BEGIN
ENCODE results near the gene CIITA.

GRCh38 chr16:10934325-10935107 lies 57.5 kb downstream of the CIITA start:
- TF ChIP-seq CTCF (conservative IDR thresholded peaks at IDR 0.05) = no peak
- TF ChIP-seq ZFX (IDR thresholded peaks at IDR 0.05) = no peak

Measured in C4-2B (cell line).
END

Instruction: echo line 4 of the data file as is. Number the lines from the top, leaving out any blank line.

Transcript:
- TF ChIP-seq ZFX (IDR thresholded peaks at IDR 0.05) = no peak